She and the other division leaders used this strategy throughout the two-year transition process. They let employees know exactly when individuals would be released, and when dates changed, they informed them.
As a result, employees could rest assured that their leaders wouldn’t hide information from them — they knew the leaders would be honest, even when the truth was difficult to accept. Employees’ trust in the life division’s leadership made it possible for them to spend less time worrying about what they weren’t being told and spend more time preparing themselves and the company for change.
2. Intimate knowledge of individual employees. “It’s important to know employees personally and professionally,” Brank said. “I met with each of the 100 remaining employees to discuss their situation. I learned who was too emotional for humor. I also knew who responded well to light jokes. It was that knowledge that helped me connect with every staff member. It helped me encourage them to step outside their comfort zone and learn.”
Additionally, she continually encouraged employees to take advantage of learning opportunities. Through the two-year transition process, Brank saw employees earn industry certifications, tackle stretch goals and join cross-functional problem-solving teams. Periodically, she would remind them to work on their resumes. Many of the longtime employees had difficulty accepting they would lose their jobs, but Brank learned who was resisting change and made special efforts to reach out and support those people. The approach worked.
“Learning, teaching and growing became habit,” Brank said. “Sharing information became powerful, more powerful than hoarding information.”
Individually and collectively, people came to the conclusion that job security is a relic of the past for most Americans. Employment security (the ability to secure new and rewarding jobs easily) became their goal. And, as Brank said, learning is the key to lifelong security because people can adapt to changing circumstances by learning new skills and abilities.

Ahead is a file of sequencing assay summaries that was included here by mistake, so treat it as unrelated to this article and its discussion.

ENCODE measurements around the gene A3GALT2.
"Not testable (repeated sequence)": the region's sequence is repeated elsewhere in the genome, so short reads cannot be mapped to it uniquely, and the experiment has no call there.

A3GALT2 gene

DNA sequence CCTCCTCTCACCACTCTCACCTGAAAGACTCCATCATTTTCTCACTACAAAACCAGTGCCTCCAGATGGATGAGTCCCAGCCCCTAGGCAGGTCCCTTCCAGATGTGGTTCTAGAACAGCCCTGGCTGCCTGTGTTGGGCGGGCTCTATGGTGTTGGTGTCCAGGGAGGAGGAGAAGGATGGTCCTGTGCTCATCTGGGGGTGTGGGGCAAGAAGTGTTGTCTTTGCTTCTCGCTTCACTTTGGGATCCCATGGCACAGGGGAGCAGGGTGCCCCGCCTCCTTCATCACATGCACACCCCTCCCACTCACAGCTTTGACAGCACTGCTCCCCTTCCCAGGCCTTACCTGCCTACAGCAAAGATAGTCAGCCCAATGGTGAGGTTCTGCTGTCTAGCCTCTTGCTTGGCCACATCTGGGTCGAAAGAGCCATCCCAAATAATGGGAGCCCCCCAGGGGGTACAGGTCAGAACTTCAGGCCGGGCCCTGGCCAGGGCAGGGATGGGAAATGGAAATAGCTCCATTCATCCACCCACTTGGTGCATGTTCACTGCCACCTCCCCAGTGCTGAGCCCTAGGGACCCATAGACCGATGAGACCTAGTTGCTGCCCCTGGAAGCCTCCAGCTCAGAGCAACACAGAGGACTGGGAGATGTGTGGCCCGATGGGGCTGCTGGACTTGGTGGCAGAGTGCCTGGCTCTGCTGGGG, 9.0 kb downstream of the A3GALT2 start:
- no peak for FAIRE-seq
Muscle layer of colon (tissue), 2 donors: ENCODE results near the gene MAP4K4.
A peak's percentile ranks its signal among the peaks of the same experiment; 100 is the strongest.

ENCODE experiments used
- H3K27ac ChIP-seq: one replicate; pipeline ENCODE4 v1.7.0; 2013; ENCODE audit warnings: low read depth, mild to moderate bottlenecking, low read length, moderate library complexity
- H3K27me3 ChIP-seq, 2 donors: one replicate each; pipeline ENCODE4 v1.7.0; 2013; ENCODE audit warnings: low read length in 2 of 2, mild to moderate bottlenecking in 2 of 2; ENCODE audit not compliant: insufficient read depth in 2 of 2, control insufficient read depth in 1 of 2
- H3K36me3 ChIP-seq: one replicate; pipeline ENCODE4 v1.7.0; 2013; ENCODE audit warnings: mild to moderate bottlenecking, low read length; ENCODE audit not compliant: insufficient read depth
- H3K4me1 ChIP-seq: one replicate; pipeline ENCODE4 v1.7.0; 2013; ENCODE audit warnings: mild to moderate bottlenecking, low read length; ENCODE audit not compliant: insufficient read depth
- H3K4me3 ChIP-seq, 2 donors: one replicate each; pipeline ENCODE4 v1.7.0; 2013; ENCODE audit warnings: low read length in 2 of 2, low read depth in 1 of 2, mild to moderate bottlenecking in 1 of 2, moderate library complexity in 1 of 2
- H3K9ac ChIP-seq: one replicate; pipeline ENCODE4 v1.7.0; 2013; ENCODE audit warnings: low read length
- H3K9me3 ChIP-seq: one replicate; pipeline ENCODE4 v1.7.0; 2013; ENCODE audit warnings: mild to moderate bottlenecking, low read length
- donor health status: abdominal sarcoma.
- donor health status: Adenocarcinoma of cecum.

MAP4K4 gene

3. Employee leadership. One of the first steps the life division’s leaders took was to create a cross-functional team to guide the learning strategy. The 10-member group was responsible for promoting development in the organization, overseeing knowledge management and advocating for learning practices.
The team took unexpected and creative measures to engage employees in learning. One of its most successful initiatives was a series of seminars on themes such as “Coping with Change,” “2006: What’s In It for Me?” and “Be Your Personal Best.” As informal leadership spread within the organization, employees stepped up to moderate book groups, lead sessions on managing stress and encourage their peers to take advantage of learning opportunities.
4. Learning environment. Traditionally, company employees had no dedicated space for individual learning.